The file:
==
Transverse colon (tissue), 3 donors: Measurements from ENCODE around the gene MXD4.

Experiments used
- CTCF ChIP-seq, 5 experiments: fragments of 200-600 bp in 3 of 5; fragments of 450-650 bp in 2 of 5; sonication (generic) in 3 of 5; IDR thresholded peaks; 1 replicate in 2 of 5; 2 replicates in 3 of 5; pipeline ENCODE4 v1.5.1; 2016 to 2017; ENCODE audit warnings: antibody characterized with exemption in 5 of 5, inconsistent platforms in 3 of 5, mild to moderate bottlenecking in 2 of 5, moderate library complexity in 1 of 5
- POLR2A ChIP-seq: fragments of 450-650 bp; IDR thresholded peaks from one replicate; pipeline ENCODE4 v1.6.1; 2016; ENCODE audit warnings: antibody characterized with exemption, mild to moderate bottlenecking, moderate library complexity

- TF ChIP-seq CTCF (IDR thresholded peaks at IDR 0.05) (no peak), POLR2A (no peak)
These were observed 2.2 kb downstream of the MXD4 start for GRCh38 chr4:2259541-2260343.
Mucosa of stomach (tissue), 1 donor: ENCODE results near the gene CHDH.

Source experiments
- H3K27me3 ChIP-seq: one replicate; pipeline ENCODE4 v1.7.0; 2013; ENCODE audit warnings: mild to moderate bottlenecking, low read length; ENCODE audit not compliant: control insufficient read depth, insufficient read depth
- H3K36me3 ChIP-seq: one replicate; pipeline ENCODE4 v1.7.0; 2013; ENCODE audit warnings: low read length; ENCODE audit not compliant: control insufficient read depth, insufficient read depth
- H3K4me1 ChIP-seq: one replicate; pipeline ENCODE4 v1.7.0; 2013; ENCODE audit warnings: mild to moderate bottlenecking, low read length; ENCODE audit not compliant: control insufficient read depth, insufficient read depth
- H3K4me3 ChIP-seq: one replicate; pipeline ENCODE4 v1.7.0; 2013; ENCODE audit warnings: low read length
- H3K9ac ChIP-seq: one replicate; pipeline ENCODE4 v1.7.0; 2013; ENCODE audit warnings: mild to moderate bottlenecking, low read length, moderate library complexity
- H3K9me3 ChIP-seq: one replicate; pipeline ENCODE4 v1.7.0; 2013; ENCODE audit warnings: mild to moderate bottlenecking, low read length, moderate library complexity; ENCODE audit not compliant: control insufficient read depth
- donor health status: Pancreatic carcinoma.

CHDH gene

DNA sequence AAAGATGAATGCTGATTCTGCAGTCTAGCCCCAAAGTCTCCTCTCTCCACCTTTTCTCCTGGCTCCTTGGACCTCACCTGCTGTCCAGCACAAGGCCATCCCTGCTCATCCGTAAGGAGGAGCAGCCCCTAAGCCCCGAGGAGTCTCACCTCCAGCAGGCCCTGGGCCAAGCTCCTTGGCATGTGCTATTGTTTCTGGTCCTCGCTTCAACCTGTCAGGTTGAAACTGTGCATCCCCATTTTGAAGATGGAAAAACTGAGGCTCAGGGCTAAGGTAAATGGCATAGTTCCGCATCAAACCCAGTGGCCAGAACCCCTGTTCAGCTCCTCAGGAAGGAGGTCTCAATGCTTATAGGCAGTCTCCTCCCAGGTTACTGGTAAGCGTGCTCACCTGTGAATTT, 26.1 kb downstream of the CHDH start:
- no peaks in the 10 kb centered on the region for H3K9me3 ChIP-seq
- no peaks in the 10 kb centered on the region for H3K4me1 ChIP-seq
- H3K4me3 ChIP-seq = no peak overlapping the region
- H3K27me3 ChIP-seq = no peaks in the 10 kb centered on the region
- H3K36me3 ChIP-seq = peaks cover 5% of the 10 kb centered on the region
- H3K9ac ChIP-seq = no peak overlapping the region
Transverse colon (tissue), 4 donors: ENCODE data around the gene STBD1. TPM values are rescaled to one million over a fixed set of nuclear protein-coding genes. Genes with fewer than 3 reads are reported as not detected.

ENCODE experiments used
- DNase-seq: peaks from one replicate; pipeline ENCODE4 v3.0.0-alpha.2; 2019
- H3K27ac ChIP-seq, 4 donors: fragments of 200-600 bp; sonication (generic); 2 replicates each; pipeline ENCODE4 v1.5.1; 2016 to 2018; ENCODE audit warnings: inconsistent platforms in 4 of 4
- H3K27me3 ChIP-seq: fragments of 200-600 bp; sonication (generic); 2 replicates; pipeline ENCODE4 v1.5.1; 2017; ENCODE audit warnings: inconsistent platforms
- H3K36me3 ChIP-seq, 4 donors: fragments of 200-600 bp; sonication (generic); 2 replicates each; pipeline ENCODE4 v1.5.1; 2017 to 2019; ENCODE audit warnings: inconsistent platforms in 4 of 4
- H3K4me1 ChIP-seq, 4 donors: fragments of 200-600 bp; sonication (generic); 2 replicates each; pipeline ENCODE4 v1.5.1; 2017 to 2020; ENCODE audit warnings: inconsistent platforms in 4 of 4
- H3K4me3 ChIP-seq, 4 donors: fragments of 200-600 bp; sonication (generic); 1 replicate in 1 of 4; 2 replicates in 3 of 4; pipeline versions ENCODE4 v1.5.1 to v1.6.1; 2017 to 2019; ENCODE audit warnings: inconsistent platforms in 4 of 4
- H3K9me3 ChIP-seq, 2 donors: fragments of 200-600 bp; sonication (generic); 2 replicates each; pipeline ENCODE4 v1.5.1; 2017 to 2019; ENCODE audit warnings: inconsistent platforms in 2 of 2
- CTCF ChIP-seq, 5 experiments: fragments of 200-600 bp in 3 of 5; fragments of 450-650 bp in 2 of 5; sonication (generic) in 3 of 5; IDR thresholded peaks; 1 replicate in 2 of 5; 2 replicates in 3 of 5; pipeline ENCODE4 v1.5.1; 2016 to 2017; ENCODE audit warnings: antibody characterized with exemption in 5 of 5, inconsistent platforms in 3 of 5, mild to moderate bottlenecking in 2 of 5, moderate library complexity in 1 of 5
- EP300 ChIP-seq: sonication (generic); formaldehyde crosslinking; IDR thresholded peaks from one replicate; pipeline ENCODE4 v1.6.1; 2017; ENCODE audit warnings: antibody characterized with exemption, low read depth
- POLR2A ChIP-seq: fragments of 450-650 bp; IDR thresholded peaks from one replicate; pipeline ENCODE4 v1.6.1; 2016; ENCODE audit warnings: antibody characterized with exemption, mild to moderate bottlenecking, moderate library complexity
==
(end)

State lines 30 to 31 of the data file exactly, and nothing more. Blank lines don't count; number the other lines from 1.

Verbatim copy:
- H3K4me1 ChIP-seq, 4 donors: fragments of 200-600 bp; sonication (generic); 2 replicates each; pipeline ENCODE4 v1.5.1; 2017 to 2020; ENCODE audit warnings: inconsistent platforms in 4 of 4
- H3K4me3 ChIP-seq, 4 donors: fragments of 200-600 bp; sonication (generic); 1 replicate in 1 of 4; 2 replicates in 3 of 4; pipeline versions ENCODE4 v1.5.1 to v1.6.1; 2017 to 2019; ENCODE audit warnings: inconsistent platforms in 4 of 4